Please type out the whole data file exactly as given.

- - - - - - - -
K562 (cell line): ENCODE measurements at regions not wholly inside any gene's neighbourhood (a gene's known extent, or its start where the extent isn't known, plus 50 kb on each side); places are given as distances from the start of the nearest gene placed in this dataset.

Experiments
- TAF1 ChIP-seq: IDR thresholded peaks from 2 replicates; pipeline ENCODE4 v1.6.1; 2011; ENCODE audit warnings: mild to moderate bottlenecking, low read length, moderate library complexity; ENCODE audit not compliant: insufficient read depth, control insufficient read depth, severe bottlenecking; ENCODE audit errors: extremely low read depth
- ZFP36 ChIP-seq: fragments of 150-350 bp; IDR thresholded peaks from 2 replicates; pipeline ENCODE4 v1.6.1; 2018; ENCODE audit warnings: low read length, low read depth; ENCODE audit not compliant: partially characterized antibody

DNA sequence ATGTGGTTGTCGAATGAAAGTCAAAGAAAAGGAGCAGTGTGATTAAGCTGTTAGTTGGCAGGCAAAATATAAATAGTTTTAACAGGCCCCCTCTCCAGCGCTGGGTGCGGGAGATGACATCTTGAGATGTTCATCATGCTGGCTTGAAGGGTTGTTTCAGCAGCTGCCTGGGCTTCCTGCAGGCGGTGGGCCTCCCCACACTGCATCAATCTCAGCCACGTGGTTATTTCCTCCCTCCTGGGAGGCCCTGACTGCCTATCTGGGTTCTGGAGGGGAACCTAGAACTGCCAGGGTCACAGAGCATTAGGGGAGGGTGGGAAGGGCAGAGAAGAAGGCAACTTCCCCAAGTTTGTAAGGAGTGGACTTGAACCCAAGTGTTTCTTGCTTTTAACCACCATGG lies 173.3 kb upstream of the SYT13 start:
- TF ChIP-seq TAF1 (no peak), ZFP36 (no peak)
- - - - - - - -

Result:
K562 (cell line): ENCODE measurements at regions not wholly inside any gene's neighbourhood (a gene's known extent, or its start where the extent isn't known, plus 50 kb on each side); places are given as distances from the start of the nearest gene placed in this dataset.

Experiments
- TAF1 ChIP-seq: IDR thresholded peaks from 2 replicates; pipeline ENCODE4 v1.6.1; 2011; ENCODE audit warnings: mild to moderate bottlenecking, low read length, moderate library complexity; ENCODE audit not compliant: insufficient read depth, control insufficient read depth, severe bottlenecking; ENCODE audit errors: extremely low read depth
- ZFP36 ChIP-seq: fragments of 150-350 bp; IDR thresholded peaks from 2 replicates; pipeline ENCODE4 v1.6.1; 2018; ENCODE audit warnings: low read length, low read depth; ENCODE audit not compliant: partially characterized antibody

DNA sequence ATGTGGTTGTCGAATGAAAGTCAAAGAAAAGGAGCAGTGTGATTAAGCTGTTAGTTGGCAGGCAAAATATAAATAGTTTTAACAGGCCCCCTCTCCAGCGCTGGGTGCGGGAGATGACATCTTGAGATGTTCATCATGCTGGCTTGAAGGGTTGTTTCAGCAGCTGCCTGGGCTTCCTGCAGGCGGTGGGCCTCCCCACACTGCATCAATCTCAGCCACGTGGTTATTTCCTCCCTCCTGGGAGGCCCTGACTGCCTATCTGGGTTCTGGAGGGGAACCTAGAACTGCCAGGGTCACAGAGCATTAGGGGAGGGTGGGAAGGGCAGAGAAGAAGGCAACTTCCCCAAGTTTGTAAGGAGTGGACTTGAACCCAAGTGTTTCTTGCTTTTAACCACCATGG lies 173.3 kb upstream of the SYT13 start:
- TF ChIP-seq TAF1 (no peak), ZFP36 (no peak)